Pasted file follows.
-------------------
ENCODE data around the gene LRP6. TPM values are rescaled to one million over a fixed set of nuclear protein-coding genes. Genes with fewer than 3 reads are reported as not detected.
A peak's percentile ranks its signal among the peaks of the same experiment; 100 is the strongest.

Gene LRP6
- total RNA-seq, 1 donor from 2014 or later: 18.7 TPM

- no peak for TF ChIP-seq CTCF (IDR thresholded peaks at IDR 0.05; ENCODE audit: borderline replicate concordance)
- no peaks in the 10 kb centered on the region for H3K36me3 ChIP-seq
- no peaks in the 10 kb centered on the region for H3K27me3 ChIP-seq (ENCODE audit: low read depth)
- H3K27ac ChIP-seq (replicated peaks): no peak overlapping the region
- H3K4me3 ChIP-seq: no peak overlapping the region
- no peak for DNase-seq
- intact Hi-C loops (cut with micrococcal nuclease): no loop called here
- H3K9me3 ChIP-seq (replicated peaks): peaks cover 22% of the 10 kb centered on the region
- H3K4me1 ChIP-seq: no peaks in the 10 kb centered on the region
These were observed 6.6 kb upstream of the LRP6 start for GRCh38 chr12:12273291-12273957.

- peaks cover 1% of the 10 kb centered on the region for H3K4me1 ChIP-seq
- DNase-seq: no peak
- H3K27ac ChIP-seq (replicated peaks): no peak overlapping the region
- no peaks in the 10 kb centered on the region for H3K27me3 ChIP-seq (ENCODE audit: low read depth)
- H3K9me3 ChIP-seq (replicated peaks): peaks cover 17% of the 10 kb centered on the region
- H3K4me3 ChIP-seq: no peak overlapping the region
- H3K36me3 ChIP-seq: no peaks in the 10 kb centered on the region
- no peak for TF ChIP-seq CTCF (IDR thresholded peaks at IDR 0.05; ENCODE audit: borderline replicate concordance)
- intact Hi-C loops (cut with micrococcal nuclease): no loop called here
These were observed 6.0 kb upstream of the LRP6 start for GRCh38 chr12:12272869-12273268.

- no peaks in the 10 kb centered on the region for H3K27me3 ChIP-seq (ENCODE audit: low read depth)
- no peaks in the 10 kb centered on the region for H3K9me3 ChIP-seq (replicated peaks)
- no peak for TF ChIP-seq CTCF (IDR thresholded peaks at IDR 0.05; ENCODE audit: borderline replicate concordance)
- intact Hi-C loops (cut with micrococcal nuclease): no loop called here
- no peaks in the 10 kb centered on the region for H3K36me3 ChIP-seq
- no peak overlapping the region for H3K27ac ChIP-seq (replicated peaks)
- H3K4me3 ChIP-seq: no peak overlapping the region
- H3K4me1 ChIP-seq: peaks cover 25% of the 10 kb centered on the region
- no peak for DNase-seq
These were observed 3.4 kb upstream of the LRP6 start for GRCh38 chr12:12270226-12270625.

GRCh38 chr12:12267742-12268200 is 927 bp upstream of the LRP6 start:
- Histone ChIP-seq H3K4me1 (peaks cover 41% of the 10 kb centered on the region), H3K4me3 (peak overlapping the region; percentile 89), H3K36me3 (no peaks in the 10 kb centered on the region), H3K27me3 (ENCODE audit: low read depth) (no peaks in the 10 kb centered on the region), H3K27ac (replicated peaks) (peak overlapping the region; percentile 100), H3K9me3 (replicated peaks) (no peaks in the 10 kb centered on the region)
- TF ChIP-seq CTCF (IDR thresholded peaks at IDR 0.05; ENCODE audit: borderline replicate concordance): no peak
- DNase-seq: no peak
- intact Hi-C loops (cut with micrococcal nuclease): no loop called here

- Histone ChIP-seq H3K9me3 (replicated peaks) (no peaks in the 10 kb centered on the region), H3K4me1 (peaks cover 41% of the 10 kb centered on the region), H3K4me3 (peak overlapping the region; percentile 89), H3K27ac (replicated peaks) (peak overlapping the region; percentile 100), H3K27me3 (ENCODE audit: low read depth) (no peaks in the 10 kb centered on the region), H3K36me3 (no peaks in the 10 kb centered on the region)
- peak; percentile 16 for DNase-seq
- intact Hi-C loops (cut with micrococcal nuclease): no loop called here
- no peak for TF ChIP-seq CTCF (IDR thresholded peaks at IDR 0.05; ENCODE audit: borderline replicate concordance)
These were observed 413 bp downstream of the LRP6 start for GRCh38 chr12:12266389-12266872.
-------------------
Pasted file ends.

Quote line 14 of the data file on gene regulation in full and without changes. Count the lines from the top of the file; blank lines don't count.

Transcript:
These were observed 6.6 kb upstream of the LRP6 start for GRCh38 chr12:12273291-12273957.